Evaluating Information Sources:

Applying Critical Standards to the Internet

It is important to understand that there is no single authority governing the explosion of resources on the Internet. In fact, the Internet itself is a network of networks which have different origins and purposes. Because anyone can be a "publisher" on the Net, thoughtful teachers and students will want to consider the source of any information they obtain. The skills students acquire in recognizing different types of publications can be applied to Internet sources as well.


What is the source of the information: did it come from an academic, government or commercial site or a Usenet newsgroup? If the information was obtained from a commercial site, what is the site designed to sell? Does that goal affect the quality or objectivity of the information provided?


Postings to Usenet newsgroups frequently reflect the author's individual opinion. What do you know about this author's credentials?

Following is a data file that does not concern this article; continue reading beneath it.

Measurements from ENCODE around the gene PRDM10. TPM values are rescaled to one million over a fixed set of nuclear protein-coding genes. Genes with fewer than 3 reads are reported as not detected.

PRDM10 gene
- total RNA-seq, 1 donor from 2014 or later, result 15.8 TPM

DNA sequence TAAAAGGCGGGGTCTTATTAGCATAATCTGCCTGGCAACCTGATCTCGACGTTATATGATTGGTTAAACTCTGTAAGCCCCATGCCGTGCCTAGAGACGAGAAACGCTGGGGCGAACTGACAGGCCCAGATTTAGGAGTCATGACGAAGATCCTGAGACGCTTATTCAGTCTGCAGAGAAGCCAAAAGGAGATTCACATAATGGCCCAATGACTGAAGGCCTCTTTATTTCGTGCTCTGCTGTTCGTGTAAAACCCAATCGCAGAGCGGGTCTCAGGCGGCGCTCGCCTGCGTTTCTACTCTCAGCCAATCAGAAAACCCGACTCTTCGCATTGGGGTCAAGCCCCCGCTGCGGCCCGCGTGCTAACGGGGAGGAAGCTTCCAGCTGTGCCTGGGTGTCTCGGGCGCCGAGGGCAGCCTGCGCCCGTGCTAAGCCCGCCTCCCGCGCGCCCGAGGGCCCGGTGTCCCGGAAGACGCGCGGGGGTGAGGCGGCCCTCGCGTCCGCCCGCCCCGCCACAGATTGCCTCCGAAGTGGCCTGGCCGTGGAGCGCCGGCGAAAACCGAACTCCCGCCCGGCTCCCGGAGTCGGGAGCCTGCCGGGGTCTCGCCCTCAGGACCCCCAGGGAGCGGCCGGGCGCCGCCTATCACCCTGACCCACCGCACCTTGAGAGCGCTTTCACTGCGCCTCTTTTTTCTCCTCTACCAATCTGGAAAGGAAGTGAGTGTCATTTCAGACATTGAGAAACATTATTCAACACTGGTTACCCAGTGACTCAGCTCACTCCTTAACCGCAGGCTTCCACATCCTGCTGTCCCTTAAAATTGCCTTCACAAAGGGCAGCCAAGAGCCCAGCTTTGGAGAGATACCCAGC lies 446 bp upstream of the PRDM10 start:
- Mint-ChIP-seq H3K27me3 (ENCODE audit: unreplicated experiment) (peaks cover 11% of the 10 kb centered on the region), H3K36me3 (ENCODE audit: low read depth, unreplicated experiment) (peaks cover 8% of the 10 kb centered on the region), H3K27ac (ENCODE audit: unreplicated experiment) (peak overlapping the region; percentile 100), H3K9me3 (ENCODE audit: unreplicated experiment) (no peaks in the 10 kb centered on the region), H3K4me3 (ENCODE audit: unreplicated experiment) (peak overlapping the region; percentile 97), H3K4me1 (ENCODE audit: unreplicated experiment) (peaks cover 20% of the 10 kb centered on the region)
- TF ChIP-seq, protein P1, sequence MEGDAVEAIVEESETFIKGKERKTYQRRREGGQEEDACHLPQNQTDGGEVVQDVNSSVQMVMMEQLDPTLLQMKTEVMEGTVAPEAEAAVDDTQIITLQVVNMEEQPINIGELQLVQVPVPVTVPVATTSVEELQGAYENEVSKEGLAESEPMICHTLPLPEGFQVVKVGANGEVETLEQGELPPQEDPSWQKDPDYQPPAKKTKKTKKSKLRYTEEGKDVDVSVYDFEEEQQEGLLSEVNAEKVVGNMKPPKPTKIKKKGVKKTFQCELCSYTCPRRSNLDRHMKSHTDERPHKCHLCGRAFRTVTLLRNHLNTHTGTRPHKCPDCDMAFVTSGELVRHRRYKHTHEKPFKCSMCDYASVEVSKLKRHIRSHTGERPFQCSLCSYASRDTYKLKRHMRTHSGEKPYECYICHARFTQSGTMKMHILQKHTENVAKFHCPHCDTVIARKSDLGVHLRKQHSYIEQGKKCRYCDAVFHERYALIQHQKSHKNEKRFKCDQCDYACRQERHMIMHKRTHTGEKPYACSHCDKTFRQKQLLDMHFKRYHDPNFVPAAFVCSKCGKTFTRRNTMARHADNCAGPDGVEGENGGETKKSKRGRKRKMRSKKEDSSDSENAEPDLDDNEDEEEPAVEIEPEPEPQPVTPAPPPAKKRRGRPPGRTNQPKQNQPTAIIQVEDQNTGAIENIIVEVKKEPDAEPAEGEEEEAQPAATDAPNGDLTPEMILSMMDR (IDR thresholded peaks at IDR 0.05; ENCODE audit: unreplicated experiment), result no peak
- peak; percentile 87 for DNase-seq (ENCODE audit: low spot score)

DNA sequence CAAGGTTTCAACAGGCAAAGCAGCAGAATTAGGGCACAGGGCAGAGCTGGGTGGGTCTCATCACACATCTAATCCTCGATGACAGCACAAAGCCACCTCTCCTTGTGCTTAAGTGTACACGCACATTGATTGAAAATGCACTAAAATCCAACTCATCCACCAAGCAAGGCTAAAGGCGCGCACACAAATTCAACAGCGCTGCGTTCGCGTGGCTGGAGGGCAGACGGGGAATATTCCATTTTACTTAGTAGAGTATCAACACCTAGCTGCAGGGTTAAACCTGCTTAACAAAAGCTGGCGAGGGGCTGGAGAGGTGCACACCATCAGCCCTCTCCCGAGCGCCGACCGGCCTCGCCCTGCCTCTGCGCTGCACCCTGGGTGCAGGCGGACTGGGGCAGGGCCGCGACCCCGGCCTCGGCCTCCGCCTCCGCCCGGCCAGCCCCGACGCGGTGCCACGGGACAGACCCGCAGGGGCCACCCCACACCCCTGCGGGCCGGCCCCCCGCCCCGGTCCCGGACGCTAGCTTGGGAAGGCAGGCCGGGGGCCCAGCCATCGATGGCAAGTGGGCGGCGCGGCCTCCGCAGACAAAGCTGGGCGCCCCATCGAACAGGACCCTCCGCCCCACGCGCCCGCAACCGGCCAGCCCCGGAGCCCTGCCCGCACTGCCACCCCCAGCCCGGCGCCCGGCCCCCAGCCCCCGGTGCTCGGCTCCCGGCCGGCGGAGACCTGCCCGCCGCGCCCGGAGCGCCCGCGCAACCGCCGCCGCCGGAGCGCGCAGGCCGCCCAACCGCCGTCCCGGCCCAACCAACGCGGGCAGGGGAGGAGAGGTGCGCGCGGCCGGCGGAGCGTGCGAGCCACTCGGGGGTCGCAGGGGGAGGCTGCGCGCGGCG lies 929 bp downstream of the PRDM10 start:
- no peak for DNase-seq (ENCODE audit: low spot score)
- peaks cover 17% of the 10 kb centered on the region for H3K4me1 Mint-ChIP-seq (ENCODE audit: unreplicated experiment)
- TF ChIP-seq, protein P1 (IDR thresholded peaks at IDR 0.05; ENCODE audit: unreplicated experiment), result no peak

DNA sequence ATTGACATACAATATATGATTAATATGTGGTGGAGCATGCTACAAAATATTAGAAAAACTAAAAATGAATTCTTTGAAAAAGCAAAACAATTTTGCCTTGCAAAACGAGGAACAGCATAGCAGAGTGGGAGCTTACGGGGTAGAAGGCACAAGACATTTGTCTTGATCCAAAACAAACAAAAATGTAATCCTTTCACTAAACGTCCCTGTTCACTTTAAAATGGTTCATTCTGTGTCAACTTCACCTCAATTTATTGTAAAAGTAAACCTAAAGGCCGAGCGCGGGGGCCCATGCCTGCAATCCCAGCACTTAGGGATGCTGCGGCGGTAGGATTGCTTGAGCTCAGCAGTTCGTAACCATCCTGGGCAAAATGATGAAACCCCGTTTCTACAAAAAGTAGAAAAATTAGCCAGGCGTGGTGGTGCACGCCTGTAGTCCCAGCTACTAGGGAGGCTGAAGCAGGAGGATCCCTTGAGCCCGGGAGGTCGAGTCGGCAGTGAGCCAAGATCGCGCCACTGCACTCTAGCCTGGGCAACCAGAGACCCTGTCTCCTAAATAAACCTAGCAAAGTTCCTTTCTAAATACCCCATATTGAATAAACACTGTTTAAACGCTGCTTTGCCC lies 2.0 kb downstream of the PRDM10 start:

Is the information presented objectively, or does it reflect the biases of its author or web site? How thorough is the coverage compared to other sources?


If information about your topic is changing rapidly, how current is the information? How recently was the web site updated? Does the information you retrieved from the Internet add a significant perspective to your research?
More: Critical Evaluation Surveys at Kathy Schrock's Guide for Educators
CyberGuides for rating curriculum content and design of web sites.
Evaluating Educational Web Sites
Thinking Critically about World Wide Web Resources.

Go back to Searching the 'Net.